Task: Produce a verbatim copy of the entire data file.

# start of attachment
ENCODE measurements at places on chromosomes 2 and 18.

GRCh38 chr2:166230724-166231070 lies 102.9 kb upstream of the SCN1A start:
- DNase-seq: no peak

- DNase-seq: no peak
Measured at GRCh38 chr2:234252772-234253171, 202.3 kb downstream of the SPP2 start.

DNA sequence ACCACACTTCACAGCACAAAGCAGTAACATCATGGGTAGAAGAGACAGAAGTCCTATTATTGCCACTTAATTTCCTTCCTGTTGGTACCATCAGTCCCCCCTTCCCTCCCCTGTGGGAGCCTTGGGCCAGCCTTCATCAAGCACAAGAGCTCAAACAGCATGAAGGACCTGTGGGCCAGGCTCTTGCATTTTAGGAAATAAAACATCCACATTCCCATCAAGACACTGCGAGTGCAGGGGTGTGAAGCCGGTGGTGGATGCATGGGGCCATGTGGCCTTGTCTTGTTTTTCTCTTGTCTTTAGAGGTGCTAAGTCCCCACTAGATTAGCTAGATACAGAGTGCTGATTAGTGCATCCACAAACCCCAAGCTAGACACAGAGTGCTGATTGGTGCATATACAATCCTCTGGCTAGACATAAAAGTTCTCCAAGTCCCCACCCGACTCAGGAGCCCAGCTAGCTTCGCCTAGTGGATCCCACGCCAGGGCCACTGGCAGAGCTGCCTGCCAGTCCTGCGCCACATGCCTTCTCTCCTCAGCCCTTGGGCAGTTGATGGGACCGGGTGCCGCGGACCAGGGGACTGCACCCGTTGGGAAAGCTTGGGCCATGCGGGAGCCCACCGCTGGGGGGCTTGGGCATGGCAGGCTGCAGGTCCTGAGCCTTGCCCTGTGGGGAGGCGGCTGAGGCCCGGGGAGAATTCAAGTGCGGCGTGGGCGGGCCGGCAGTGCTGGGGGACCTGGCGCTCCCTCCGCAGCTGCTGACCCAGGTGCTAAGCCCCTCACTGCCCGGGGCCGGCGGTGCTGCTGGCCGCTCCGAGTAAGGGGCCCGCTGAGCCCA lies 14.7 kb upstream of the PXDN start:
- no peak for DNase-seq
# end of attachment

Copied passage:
ENCODE measurements at places on chromosomes 2 and 18.

GRCh38 chr2:166230724-166231070 lies 102.9 kb upstream of the SCN1A start:
- DNase-seq: no peak

- DNase-seq: no peak
Measured at GRCh38 chr2:234252772-234253171, 202.3 kb downstream of the SPP2 start.

DNA sequence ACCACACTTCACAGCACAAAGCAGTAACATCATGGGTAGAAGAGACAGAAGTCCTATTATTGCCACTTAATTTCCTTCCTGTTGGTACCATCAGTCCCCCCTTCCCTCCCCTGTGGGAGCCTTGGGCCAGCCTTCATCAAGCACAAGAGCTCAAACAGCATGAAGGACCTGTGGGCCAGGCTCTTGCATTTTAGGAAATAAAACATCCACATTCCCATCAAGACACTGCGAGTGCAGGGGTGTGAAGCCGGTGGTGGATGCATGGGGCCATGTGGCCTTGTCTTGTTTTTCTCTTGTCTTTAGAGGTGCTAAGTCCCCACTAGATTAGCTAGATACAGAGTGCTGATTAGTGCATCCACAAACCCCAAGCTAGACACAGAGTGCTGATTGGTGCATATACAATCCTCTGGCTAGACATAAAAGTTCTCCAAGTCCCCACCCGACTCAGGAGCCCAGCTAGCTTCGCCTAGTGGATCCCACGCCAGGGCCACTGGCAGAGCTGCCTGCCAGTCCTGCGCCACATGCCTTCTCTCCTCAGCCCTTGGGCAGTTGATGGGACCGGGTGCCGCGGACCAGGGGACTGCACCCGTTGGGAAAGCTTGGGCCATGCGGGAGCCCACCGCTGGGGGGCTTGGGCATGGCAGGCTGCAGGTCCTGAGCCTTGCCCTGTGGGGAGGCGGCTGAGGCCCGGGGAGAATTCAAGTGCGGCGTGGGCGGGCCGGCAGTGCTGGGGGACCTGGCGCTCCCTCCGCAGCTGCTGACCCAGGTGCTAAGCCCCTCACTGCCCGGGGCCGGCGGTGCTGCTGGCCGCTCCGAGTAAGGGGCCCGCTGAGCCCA lies 14.7 kb upstream of the PXDN start:
- no peak for DNase-seq